go to site Did you read my post on the Amchi Radish Raita that my Amma had made for me during a school picnic once as part of the Chitrapur Saraswat series? I had written that for the extremely interesting India Food Network, which has been doling out some excellent content on regional Indian food.
buy doxycycline canada This month, I wrote another post for them on the quintessential Amchi dish – the simple Dali Thoy. A preparation of tuvar dal with a tempering (tadka/phanna) that infuses it with flavour found in any typical CSB/GSB household and wedding. This one brought up loads of memories of my home in Salalah, my father and a family life that has long been forgotten.
Friday mornings for me as a kid raised in the Gulf were as exciting as could be. It was the weekend – and in my opinion (and the rest of my generation’s) – the one day we could sleep in late. But, unfortunately, my parents didn’t hold the same beliefs and waking us up on weekends was quite an ordeal. My motivation was the 12 p.m. Khana Khazana show that my father and I would religiously watch every Friday. We would be hooked to the TV watching Sanjeev Kapoor casually chopping up vegetables, stirring a thing or two in the pan and then finally garnishing the dish with flair. And then, my hands would work as I would take down the recipe of whatever he had made as fast as I could with my parents adding in whatever I would miss out. Many a delicious experiment of mine has been the result of these weekend ‘ly’ shows that I would watch with my father.
buy prednisolone no prescription in uk I’ve always felt that my passion for cooking came from him – my mother is a brilliant cook, no doubt, (most of my initial knowledge of baking, cooking, ingredients and flavor combinations have come from her) but it isn’t her passion. My father, on the other hand, made the most amazing dosas, Chinese food, a brilliant coconut chutney that still reminds me of school mornings, French toast and the best curd ever! In our house, he was also the ‘phanna’ master. ‘Phanna’ in Konkani is tempering and, in my opinion, the basis of any dish. My father’s ‘phanna’ for the Dali Thoy – a quintessential amchi dish that will be found in any amchi house on a regular day – was epic.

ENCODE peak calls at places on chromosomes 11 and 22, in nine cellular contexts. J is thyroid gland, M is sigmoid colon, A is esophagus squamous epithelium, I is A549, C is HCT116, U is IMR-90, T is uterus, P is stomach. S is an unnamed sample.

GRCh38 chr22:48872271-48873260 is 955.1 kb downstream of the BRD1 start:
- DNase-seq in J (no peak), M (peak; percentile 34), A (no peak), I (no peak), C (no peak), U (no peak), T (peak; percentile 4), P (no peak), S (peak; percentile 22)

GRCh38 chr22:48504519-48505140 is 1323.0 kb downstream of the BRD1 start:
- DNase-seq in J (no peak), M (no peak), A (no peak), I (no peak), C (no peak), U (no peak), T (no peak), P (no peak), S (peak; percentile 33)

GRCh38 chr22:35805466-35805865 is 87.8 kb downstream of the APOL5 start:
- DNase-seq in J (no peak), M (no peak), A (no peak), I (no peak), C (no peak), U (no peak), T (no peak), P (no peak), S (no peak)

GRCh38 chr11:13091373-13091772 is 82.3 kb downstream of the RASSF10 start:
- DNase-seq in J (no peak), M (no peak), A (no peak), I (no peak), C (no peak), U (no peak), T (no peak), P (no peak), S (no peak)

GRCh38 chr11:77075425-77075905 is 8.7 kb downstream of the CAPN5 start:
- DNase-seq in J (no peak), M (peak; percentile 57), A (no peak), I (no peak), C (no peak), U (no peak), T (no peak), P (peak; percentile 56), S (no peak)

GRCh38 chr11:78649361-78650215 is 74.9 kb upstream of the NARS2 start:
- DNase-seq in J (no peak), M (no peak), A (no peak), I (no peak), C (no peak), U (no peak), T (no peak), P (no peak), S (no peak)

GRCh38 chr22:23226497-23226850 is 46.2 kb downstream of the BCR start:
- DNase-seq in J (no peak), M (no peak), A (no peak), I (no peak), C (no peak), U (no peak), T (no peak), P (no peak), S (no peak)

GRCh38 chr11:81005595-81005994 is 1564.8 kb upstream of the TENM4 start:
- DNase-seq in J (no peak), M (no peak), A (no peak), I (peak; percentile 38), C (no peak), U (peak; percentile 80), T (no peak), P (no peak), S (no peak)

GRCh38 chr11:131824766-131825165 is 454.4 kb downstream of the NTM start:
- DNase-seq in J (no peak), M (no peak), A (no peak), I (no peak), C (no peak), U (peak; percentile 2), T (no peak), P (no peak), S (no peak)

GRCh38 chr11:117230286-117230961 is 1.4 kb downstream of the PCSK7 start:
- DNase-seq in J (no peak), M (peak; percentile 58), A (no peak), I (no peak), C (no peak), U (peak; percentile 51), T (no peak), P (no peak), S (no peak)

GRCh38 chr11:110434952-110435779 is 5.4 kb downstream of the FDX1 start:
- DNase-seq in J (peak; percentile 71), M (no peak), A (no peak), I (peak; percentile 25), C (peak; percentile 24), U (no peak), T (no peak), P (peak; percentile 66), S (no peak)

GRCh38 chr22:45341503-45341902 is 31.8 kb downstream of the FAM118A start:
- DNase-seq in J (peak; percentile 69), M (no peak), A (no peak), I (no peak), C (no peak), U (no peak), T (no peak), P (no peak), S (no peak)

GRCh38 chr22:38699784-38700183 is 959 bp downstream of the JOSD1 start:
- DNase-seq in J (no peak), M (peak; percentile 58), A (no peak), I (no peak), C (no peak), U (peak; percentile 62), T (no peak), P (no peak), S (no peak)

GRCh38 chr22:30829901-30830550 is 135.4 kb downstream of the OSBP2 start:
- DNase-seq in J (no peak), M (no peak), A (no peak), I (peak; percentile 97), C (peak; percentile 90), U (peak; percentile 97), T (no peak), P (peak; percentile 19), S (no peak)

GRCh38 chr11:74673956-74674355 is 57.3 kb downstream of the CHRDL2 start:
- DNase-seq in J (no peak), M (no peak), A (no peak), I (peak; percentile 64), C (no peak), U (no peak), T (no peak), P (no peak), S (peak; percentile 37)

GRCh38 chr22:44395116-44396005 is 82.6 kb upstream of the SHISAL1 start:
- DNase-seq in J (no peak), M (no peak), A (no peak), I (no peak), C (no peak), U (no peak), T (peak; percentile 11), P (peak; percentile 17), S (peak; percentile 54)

Dali Thoy is a simple preparation of tuvar dal with a deceivingly simple tempering that becomes the defining flavor of the dish. Whenever possible, the dal would be prepared beforehand and all my father was needed for was the tempering. The standing joke in the house was that the dali thoy alone was responsible for the highest use of mustard seeds in the house!
I would stand beside my dad, keenly watching him and observing his actions because I desperately wanted to replicate what he did. It is no rocket science – the right phanna is about the temperature of the oil and the proportion and sequence of ingredients used. The right steps and ingredients together bring about a heady, almost sweet aroma that fills the kitchen and infuses into the dal. After all, the aroma is the key of any tempering. To, this day, whenever I visit my mum, I am responsible for the tempering for the dal, because beyond taste, that is a reminder of a time long gone….